Three times a month Mr. Bowers, the agriculture education teacher, opens up the welding shop for a work night. The group is called Ag Mechanics, and it has attracted a following from the agriculture and industrial technology departments.
“Ag Mechanics was started because a few years ago I was constantly having kids stop by and asking to use the shop for projects of theirs. Eventually it got to the point where I wanted something a little more structured and more organized,” said Bowers.
Individuals are allowed to bring in projects to work on with the welders, plasma cutters, and all of the other tools available to them. The only rule is that the projects have to leave when the night is over. No project can stay overnight because it may interfere with classes. People have brought in a variety of projects, ranging from items for their vehicles, to broken machines, and even original creations.
“I wanted to hand-build a mini bike with my friend Luke, and in order to do this we needed a shop to work. We learned that we could get free material by coming to Ag Mech. So slowly that became our home base for the project,” said sophomore Teejay Brackin.
Some individuals go just to hang out and relax too.
“I come to Ag Mech because it gives me something to do after school. I like to bring projects in and work, and also it is fun to hang out. All of my friends show up, and it is great to catch up,” said sophomore Hunter Tooley.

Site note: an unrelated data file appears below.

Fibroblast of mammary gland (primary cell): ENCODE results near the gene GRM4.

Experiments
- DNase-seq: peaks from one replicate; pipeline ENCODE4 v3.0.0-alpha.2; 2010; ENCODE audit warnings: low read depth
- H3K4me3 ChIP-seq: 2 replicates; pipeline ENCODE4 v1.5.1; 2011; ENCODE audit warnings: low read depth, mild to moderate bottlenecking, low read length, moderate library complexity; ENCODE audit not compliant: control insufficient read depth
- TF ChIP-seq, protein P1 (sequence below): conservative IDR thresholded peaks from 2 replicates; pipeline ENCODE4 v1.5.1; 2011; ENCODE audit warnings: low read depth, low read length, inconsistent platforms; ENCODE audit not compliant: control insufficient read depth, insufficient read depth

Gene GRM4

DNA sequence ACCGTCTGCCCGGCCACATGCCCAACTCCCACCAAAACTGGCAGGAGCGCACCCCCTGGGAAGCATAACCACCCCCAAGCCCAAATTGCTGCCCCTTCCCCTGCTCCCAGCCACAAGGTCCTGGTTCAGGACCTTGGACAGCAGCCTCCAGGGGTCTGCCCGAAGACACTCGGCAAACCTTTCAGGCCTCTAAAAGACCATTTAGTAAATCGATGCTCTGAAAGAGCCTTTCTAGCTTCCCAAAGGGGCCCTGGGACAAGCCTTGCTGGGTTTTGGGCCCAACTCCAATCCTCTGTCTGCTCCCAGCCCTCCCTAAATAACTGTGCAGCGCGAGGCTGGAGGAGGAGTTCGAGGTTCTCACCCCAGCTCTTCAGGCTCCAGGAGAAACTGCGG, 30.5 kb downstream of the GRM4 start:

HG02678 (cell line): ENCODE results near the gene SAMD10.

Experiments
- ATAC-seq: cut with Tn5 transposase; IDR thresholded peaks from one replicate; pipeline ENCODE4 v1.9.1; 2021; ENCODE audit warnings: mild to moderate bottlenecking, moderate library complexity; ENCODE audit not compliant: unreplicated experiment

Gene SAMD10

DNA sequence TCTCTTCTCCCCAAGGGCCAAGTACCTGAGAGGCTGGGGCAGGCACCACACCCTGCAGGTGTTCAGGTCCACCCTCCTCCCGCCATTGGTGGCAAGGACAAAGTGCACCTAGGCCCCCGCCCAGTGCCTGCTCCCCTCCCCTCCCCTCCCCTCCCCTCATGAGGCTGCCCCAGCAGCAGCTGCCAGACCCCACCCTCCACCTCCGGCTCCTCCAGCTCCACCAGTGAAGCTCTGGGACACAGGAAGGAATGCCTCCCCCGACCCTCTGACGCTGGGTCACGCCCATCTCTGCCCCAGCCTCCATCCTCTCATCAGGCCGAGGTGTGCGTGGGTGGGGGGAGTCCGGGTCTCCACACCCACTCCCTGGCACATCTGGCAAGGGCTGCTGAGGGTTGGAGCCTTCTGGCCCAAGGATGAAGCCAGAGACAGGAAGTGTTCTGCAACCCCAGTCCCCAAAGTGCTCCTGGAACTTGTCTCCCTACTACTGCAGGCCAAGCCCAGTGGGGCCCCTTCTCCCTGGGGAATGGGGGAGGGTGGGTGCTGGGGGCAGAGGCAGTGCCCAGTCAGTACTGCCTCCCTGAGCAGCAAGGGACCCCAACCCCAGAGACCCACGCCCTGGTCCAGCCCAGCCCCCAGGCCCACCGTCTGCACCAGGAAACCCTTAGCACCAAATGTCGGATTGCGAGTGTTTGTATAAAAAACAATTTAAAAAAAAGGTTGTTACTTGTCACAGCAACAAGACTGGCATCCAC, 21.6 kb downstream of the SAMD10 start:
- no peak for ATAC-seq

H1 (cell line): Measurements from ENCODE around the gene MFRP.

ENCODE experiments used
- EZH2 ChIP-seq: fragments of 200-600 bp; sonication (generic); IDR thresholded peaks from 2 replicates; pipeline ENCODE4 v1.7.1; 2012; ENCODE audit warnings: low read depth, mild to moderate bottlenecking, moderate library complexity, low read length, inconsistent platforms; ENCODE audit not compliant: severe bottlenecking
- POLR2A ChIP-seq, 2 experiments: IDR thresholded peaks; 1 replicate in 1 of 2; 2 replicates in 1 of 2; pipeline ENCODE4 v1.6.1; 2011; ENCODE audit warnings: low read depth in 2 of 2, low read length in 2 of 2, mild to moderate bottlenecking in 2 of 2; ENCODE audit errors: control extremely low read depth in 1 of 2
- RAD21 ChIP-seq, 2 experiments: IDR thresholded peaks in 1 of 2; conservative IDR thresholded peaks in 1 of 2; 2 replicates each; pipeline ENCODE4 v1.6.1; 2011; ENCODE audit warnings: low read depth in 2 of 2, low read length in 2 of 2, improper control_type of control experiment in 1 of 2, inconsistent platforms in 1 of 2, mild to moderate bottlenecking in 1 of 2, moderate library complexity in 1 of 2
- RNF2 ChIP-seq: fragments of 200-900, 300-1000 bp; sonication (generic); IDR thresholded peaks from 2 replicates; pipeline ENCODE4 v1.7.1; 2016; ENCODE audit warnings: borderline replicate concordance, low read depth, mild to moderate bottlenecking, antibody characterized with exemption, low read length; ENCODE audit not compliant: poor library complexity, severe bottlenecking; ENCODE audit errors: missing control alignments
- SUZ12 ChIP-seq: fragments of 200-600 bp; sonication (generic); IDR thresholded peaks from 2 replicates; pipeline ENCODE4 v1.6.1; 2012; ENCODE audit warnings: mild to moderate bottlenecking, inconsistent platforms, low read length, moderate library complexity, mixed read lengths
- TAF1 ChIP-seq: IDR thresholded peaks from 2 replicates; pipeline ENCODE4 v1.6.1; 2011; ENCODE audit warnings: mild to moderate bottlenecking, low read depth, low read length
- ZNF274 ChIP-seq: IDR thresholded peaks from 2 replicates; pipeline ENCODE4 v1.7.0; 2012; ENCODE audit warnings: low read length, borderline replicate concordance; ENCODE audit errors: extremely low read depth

Individuals from the community who work as repairmen or service hands come in to help students with their projects. Jarren Steenhoek was one of those individuals.
“I enjoy coming to these events because I love mechanics. I love to stay in touch with the young people, and if I can pass on my knowledge to someone else, then that is enough for me,” said Steenhoek.
The community is also involved as members of the school administration and also school groups have brought in projects to have the students repair, work on, and even build. Some of these groups include the band department, which requested carts for speakers, Rick Schulte and John Seddon brought in items to be fixed. Wade Van Vark asked for a pull-up rack to be made, and the special education department asked this group to build bowling ramps.
Some of the students are assigned to do the above tasks to accomplish, thus making it their responsibility to accomplish and or fix.
“I am in charge of constructing a 3-D horse head made out of horseshoes for Tabatha Langstraat along with (junior) Jordan DeArmond,” said senior Seth Bennink. “I am involved with more of the physical construction of the item, and she works more with the ideas.”
The evening is only open to those involved in agriculture classes. Often times Bowers will see a group of around 10 to 15 students whenever the work night is open.
“It tends to fluctuate throughout the months. Fall, you only see about 8 people, in the winter and spring months is when you really start to get 15 and even 18 kids showing up to work on projects, which is phenomenal to see,” said Bowers.
The next Ag Mechanics event is on December 20th from 4-8pm in the welding shop.
•Chandler Jahner, email@example.com